I just returned from a trip to Argentina – home to hundreds of thousands of Jewish people, including some real Jewish cowboys! These kosher cowboys are called in Spanish “Gauchos Judios”- literally “Jewish cowboys.”
Many people mistakenly think that the Jewish population in Argentina grew as a result of an influx of refugees from the Holocaust. Actually, the Jewish immigration to Argentina began during the same time that there was massive immigration from Eastern Europe to the United States and Canada. Between the late 1880s and World War I, almost two million Jewish people traveled to what was known as “the Golden land”– the United States of America – in order to get as far away from Eastern European anti-Semitism as they possibly could.
The great Jewish leader Baron Maurice de Hirsch knew that the days of the Jewish people in the area known as the Pale of Settlement (including parts of Russia, Ukraine and Romania) were numbered because of the increase of vicious pogroms against the Jews living in that area. Baron Maurice de Hirsch purchased land in the northern part of Argentina (the Pampas) to create a safe haven for the Jewish people. Somehow he convinced the Argentine government that receiving the Jewish people would be good for the country – because they would farm the land, raise animals and add to the economy.
Of course, the Jewish people of Eastern Europe were for the most part tradesmen, rabbis, scholars and professionals – not farmers! But Baron Maurice de Hirsch knew that the only way to get the Jewish people into Argentina and away from the pogroms of Eastern Europe was through farming the land.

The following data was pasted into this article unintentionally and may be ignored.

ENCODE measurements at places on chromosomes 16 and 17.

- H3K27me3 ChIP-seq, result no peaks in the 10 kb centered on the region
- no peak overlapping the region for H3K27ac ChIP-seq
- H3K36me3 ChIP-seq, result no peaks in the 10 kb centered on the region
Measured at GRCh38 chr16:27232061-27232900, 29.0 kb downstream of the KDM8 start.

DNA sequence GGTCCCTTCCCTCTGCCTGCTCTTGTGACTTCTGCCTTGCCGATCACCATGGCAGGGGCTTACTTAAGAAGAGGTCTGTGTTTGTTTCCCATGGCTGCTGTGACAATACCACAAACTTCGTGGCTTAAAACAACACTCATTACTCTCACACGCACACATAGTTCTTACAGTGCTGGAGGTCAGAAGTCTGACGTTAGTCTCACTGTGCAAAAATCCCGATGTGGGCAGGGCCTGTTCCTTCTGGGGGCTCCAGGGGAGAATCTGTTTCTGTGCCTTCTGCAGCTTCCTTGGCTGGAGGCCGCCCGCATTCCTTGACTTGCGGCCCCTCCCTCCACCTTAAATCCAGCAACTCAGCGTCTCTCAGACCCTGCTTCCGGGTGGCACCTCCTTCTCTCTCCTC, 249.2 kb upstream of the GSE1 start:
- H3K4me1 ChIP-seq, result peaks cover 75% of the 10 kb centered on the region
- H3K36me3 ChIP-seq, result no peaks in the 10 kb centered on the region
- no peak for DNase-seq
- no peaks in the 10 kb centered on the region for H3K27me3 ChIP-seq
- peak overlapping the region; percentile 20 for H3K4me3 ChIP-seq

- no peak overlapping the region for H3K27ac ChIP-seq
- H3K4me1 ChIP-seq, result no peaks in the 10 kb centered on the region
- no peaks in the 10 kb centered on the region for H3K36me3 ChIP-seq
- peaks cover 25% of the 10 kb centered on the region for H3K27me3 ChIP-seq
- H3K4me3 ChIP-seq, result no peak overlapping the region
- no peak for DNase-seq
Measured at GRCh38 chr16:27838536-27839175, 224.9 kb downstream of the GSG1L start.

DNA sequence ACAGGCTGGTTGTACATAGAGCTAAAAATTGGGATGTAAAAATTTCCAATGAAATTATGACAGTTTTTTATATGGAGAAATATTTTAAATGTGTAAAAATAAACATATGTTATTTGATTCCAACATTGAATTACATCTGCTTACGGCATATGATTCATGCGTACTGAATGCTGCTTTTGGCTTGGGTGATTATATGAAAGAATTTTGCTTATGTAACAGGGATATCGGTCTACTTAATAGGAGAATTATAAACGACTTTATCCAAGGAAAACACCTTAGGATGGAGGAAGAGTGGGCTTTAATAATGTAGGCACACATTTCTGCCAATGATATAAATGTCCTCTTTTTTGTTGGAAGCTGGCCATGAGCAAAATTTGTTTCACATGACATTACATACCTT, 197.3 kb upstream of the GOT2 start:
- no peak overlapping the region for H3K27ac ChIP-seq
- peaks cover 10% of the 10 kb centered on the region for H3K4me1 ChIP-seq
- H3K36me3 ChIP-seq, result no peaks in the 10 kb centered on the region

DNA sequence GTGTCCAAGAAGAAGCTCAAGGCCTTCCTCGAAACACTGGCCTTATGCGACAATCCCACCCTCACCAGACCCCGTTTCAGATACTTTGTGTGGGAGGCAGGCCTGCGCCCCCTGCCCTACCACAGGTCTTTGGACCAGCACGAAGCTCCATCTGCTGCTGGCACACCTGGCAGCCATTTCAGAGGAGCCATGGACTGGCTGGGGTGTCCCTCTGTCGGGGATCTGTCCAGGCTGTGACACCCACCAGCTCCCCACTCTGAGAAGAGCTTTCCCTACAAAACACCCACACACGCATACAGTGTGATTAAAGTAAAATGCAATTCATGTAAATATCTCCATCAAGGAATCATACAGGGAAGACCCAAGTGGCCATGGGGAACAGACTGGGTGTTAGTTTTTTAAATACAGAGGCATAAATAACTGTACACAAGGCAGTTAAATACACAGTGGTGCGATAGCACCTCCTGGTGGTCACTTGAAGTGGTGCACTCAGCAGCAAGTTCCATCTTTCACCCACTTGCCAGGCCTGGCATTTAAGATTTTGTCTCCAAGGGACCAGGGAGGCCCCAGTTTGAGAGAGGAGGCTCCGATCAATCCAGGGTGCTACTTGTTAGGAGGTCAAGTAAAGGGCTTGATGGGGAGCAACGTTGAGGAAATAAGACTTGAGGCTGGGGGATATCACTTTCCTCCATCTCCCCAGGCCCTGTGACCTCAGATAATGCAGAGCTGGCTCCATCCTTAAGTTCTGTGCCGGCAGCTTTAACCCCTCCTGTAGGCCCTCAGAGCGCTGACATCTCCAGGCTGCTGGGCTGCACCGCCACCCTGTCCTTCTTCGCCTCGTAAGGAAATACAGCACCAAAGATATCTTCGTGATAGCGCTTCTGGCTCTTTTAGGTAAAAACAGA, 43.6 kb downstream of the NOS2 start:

This was the genesis of the Jewish immigration to Argentina and the origin of the “Gauchos Judios.” However, as hard as the Jewish people tried, it was soon apparent that only a small remnant of immigrants from Eastern Europe would be able to adapt to this new lifestyle. Many Jewish immigrants to Argentina began trading and opening stores in the northern provinces of the country, and then eventually drifting towards the great city of Buenos Aires.
The Jewish people of Argentina – now more than 300,000 – have contributed greatly to the country’s growth. The second generation of Jewish Argentines built upon the foundation laid by their parents and became business owners, professionals, and politicians, establishing a vibrant Jewish life and culture throughout the country, centered in Buenos Aires.
Dozens of synagogues can be found throughout Argentina today. I visited one during the celebration of Sukkot while in Buenos Aires and it was filled with families; young and old, Ashkenazi and Sephardic!
Today, a dynamic Jewish culture is growing in Argentina – expressed through a variety of social and football clubs as well as community centers. There are also some very important rabbinical training institutions in Buenos Aires that continues to train rabbis for all of Latin America; they have even “exported” some of their best rabbinical students to serve in a number of significant synagogues in New York City.
There has always been a close tie between Argentina and Israel. Over the years, many Jewish people left Argentina because of continued anti-Semitism and immigrated to Israel. Tens of thousands of Argentine Jews now live in Israel.